Chinese New Year is upon us, and so is the season of inflated ticket prices. What is the real reason tickets are hard to find?
As the most important festival is approaching, many Chinese reluctantly and inevitably embrace the annual Chunyun or Mass Migration.
First created by People’s Daily in 1980, Chunyun usually begins 15 days before Lunar New Year Day and lasts a total of 40 days. According to the data from the National Railway Administration (NRA), about 100 million trips were made during the Chunyun period in the 1980s. The figure has surged to 3 billion trips today.
Although bragging over 20,000 km of the high-speed rail network and expanding with the rate of more than 10 percent every year since 2010, China’s railway system is still facing challenges.
China’s rapid urbanization over the past 40 years saw a large number of rural migrants working and living in the cities. According to news outlet yicai.com, the urban population shot up from 170 million in 1978 to 810 million in 2017. The majority were absorbed by factories, the old and disadvantaged ones wandered around cities looking for part-time jobs earning as little as 1,500 RMB, which is considered way better than growing crops back home.
Before online tickets were introduced, scalpers hired personnel to call and queue in line to obtain the tickets. Nowadays, they utilize powerful high-tech ticket-snatching software to update available tickets every millisecond and automatically purchase in bulk. According to the China Academy of Railway Sciences, in peak hours, 700 tickets can be sold in one second, which takes up all the seats in one train.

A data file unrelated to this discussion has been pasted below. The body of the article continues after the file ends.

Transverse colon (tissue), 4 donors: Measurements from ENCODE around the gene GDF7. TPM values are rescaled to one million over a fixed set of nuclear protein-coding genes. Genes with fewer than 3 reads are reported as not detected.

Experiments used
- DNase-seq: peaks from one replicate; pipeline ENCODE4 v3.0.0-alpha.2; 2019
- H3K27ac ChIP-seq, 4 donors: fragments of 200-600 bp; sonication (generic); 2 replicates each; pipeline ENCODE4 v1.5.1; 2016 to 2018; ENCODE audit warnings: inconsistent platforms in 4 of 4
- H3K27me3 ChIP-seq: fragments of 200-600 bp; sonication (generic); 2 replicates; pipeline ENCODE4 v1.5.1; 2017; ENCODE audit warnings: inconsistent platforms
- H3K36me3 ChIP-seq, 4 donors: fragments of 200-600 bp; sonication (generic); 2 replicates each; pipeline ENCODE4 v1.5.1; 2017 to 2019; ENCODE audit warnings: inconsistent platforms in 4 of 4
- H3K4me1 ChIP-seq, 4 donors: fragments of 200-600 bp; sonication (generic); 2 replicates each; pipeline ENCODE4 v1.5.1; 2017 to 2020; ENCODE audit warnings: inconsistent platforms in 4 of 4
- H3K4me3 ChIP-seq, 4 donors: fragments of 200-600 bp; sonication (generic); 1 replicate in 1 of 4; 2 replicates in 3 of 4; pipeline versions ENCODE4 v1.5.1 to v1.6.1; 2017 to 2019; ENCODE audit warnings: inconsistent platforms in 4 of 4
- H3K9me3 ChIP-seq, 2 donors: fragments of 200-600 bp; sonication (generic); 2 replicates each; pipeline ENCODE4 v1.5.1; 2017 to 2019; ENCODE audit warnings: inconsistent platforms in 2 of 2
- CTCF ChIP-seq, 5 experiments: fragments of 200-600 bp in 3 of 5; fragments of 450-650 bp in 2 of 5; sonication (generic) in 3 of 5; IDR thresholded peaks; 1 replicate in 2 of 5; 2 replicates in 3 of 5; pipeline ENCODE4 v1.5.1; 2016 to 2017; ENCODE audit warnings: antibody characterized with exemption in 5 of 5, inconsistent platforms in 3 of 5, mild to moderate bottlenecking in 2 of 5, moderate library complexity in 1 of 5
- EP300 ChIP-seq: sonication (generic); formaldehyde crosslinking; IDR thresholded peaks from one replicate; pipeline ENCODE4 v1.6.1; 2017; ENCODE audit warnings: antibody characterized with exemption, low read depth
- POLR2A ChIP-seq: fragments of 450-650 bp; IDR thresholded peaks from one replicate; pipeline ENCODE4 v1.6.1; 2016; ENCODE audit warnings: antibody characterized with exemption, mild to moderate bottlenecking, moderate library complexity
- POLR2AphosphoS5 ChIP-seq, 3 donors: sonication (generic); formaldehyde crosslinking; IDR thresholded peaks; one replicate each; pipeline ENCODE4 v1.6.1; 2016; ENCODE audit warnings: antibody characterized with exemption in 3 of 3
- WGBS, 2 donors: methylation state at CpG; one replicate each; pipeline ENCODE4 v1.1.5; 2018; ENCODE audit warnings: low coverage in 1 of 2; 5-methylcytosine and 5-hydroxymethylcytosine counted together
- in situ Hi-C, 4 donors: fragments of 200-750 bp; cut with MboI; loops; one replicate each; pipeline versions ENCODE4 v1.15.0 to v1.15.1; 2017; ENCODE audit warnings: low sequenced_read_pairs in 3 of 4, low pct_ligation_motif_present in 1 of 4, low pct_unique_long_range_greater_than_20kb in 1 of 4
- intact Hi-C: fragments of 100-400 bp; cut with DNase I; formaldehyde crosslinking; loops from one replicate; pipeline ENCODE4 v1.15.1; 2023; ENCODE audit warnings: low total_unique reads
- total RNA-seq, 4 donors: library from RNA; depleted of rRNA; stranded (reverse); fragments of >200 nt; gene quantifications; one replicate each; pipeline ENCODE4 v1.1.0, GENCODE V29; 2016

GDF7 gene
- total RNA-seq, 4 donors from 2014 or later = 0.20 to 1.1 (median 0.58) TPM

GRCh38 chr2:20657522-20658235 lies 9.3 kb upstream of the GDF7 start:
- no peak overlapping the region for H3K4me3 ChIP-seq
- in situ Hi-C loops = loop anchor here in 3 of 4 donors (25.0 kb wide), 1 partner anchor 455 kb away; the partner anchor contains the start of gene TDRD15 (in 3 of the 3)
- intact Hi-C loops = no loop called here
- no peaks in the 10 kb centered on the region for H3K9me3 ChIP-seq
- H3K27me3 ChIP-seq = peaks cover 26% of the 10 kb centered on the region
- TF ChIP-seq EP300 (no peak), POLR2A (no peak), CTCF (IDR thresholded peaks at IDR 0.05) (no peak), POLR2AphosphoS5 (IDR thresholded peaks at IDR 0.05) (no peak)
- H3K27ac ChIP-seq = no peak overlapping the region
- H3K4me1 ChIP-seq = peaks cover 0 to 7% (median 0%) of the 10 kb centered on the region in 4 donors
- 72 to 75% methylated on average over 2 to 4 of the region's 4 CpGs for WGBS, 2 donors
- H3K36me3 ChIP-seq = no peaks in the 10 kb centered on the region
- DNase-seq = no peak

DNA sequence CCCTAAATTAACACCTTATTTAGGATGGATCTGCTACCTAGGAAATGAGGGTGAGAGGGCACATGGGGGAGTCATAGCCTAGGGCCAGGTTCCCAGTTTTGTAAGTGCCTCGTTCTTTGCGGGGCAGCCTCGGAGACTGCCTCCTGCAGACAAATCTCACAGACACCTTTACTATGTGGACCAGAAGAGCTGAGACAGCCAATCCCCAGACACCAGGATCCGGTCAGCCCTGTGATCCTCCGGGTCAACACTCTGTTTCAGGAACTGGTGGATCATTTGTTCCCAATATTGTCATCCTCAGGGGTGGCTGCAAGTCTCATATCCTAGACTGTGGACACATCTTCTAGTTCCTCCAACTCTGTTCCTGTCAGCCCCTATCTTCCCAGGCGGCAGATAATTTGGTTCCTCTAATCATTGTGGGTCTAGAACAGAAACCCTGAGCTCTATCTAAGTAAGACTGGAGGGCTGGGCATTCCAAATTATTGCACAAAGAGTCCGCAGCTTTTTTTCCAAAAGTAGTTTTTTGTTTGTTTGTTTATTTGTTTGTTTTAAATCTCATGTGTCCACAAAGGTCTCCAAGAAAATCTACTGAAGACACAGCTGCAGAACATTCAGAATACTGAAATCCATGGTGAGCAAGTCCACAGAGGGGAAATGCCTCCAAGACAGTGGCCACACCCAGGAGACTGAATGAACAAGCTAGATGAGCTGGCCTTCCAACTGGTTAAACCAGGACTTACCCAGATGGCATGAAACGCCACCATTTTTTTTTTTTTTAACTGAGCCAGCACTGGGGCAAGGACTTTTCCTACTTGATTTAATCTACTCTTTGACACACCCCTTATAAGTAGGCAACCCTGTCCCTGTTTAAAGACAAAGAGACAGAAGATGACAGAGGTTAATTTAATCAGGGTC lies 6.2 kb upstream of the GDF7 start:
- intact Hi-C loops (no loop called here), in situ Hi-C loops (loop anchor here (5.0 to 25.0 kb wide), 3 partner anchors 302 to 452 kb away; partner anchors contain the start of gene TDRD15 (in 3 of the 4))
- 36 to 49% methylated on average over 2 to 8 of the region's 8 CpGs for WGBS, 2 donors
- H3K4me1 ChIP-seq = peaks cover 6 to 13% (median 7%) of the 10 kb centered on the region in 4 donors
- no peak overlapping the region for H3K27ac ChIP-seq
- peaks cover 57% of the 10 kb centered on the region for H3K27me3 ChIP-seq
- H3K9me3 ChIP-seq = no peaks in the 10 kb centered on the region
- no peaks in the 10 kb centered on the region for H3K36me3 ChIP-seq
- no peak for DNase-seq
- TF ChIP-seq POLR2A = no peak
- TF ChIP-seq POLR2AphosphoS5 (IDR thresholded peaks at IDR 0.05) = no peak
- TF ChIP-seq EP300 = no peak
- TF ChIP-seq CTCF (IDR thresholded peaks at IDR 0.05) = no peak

Due to the harm of the scalpers, in 2010, the NRA implemented real ID purchase rules. However, it did not connect the ticketing system to local residential systems, so scalpers were able to make fake ID card numbers to obtain tickets.
In 2014, the NRA finally finished the connection to stop fake IDs from being registered. However, it had little effect as it is not hard for scalpers to find real ID information to buy tickets. When they have customers, they refund their purchased tickets before buying them again with the correct passenger’s information, which is done in seconds with the aid of specific software.
The NRA has conjured a series of measures to combat scalpers. None are really making a difference. For example, the practice of image verification requires buyers to choose ridiculously difficult answers such as selecting the images of famous basketball player Yao Ming from a bunch of wiggled and similar-looking figures of him. It takes more than a minute to finish, which on the other hand, stops real passengers from getting the tickets because the scalpers can easily solve it through an algorithm.
The biggest victims are the poor rural migrants, who are not equipped with the latest digital devices. They are used to standing in a queue for days to compete with scalpers, but now they have completely lost the battle. That is why every year news about their difficult stories of going home circulate the internet.